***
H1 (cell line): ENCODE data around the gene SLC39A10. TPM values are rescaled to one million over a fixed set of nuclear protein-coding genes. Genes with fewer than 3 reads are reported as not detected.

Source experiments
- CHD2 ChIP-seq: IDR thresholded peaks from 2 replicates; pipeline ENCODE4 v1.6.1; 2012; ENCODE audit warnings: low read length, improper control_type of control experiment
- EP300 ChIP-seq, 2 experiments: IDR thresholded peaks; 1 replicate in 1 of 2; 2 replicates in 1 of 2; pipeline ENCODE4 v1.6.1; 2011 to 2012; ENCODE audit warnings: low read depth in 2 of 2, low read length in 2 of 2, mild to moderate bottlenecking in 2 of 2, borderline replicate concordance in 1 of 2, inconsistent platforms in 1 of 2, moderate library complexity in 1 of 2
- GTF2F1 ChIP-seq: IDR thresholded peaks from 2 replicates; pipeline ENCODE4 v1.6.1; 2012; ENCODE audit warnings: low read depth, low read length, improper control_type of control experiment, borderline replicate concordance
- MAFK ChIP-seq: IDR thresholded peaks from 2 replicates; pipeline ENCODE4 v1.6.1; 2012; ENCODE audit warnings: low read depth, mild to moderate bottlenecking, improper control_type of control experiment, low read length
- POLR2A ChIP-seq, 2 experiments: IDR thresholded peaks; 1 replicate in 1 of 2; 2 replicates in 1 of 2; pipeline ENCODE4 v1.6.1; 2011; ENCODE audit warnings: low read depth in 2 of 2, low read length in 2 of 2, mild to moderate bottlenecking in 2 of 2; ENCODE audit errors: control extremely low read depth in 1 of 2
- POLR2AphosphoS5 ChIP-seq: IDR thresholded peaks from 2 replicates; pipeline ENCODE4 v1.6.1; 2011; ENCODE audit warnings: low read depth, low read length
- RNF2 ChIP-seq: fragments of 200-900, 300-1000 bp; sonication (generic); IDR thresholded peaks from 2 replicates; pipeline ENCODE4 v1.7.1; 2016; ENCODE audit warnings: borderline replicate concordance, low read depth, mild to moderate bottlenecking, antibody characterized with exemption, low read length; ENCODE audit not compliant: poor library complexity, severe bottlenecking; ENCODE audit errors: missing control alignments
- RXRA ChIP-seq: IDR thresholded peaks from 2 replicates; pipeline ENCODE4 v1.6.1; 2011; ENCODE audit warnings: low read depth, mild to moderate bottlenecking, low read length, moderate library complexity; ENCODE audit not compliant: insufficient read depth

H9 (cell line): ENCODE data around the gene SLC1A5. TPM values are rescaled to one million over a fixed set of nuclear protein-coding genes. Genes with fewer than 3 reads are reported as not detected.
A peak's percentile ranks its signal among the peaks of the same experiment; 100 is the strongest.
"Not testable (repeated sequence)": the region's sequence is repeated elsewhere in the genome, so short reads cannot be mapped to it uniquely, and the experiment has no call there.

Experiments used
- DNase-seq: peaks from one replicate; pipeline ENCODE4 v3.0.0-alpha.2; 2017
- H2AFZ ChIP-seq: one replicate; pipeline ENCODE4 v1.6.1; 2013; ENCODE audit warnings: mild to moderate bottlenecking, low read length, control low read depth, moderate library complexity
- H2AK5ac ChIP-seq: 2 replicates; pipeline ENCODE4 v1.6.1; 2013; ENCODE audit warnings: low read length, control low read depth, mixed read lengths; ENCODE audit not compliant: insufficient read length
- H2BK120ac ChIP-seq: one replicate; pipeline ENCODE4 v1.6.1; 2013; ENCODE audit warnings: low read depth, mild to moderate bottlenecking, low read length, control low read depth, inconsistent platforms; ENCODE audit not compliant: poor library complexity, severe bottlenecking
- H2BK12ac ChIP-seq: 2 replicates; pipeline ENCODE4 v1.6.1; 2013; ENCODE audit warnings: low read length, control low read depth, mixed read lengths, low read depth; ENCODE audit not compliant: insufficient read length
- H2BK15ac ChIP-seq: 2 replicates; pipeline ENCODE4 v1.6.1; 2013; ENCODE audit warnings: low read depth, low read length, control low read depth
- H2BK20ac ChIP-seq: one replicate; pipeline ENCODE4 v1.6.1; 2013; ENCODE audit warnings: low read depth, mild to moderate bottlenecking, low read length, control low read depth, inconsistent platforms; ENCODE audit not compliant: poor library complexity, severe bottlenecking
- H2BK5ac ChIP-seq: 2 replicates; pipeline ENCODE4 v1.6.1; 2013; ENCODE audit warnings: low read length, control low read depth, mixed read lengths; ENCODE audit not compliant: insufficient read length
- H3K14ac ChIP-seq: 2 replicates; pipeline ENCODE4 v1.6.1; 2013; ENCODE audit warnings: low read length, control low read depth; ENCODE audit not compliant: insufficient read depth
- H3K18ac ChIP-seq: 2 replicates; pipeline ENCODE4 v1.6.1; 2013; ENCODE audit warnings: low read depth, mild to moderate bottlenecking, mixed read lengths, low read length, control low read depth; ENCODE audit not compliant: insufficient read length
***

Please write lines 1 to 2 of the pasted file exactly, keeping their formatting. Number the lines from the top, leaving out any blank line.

H1 (cell line): ENCODE data around the gene SLC39A10. TPM values are rescaled to one million over a fixed set of nuclear protein-coding genes. Genes with fewer than 3 reads are reported as not detected.

Source experiments